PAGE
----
Once a WebSocket connection is established with this client, the client subscribes to the "demo" channel. During this subscription request, the userID value is passed to the server as a custom header. This request causes the invocation of the server-side pseudo-event, onWSSessionStart(), where we'll persist the userID in the WebSocket session. This userID is then used to filter WebSocket message broadcasting back to the target user.

Right now, I'm simply trying to wrap my head around the mechanics of WebSocket-based communication. This does not mean that I believe this approach to be the one true way of filtering message broadcasts. So far, however, it's the only working solution that I've come up with. As I start to build non-trivial examples, I'm sure there will be much more to consider.

All of this code is available on my ColdFusion 10 WebSocket module GitHub repository.




Reader Comments

Awesome post Ben! Question about the message push: Would there be a way for you to validate that the user received the message? IE: "Message received by Sara today at 18:35."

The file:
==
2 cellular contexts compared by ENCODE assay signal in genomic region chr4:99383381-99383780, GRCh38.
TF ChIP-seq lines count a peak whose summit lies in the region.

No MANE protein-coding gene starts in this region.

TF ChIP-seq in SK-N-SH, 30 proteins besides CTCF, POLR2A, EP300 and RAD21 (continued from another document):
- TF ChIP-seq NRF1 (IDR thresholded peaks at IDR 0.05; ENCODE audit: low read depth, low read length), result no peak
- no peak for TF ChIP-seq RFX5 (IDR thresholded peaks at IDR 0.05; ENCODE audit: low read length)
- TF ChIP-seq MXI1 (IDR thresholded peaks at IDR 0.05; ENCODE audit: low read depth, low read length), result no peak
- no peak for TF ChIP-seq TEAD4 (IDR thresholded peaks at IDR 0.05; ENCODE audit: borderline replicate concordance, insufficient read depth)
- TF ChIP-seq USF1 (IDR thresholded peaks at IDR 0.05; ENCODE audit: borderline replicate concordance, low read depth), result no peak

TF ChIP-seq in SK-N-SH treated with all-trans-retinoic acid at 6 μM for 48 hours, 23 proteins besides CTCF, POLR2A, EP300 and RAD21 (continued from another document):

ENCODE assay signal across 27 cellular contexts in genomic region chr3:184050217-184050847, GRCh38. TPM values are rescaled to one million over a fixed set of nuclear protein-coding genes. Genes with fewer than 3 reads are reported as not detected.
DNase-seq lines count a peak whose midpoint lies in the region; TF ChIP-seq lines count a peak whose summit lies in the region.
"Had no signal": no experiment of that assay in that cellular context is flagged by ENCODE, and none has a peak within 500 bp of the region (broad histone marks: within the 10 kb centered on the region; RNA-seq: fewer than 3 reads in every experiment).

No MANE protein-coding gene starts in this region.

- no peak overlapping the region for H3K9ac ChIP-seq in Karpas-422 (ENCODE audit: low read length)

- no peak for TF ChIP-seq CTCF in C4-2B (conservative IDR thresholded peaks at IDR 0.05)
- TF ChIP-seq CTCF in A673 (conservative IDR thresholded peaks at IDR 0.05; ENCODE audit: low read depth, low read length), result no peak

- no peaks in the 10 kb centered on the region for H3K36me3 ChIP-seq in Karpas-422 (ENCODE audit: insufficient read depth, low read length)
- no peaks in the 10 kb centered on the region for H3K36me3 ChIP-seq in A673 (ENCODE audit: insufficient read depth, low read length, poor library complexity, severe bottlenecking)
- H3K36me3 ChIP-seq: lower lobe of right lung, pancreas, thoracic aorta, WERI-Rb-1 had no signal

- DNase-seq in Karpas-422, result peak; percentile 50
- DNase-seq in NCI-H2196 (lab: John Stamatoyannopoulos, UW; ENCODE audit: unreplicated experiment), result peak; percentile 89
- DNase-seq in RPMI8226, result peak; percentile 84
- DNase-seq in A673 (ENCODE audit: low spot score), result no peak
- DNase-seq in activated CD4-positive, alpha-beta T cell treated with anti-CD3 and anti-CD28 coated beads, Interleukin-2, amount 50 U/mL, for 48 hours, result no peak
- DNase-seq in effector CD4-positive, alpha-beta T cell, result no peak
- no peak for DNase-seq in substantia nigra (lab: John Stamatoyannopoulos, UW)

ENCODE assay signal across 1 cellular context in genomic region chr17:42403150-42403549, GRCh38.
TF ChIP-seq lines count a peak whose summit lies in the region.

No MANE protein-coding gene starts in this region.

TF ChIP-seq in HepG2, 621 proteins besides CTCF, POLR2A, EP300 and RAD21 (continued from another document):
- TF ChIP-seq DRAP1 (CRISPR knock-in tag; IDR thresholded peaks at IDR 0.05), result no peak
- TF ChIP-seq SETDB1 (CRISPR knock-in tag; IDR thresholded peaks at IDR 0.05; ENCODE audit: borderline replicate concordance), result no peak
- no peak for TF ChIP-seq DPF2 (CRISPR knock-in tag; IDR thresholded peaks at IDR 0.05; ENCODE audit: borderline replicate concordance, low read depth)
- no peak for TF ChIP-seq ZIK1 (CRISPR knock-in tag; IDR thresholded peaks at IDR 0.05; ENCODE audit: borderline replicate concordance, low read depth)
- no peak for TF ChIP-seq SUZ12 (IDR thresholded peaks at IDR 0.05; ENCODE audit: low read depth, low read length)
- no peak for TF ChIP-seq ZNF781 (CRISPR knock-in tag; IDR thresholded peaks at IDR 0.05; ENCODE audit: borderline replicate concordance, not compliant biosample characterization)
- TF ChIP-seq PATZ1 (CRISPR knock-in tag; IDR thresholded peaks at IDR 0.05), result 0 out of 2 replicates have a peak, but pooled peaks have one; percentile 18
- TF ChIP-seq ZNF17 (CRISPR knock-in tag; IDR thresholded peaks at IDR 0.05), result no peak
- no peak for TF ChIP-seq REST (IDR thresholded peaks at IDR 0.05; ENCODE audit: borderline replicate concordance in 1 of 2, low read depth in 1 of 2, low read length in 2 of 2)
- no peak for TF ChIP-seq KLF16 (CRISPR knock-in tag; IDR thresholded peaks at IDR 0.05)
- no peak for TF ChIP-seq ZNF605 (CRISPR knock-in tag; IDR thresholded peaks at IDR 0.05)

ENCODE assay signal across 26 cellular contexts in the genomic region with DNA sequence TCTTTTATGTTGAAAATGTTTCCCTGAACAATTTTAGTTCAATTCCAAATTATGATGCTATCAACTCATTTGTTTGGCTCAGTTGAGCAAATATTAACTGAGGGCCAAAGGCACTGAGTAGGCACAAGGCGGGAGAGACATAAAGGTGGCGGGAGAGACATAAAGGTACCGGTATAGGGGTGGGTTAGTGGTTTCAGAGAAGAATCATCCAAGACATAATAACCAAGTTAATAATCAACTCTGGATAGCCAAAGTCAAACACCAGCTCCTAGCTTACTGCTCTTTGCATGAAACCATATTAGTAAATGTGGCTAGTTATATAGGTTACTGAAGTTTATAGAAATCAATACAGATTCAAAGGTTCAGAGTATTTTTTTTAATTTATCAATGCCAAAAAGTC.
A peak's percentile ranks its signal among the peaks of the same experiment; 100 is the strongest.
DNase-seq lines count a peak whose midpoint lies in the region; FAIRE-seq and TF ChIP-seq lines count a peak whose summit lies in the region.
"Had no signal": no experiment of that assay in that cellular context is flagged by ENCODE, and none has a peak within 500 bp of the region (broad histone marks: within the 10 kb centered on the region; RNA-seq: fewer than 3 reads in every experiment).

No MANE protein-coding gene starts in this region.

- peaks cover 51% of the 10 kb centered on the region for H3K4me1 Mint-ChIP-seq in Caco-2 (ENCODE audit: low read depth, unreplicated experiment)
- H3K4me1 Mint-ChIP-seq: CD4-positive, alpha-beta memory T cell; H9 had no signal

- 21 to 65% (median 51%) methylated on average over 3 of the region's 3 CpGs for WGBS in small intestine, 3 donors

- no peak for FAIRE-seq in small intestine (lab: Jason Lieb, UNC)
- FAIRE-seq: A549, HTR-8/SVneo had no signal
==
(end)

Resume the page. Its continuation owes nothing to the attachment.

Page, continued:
Reply to this Comment

@Brian,

Hmm, really interesting question. I don't know if it's possible. Since the server isn't really sending a single-user communication (it's simply filtering the list of "subscribers"), I am not sure that this information is available.

@All,

Sagar Ganatra (of Adobe), wrote up this piece on filtering request/response WebSocket messages:

http://www.sagarganatra.com/2012/03/coldfusion-10-using-filtercriteria-in.html

I'm gonna see if I can get this approach working in this kind of a demo.

Reply to this Comment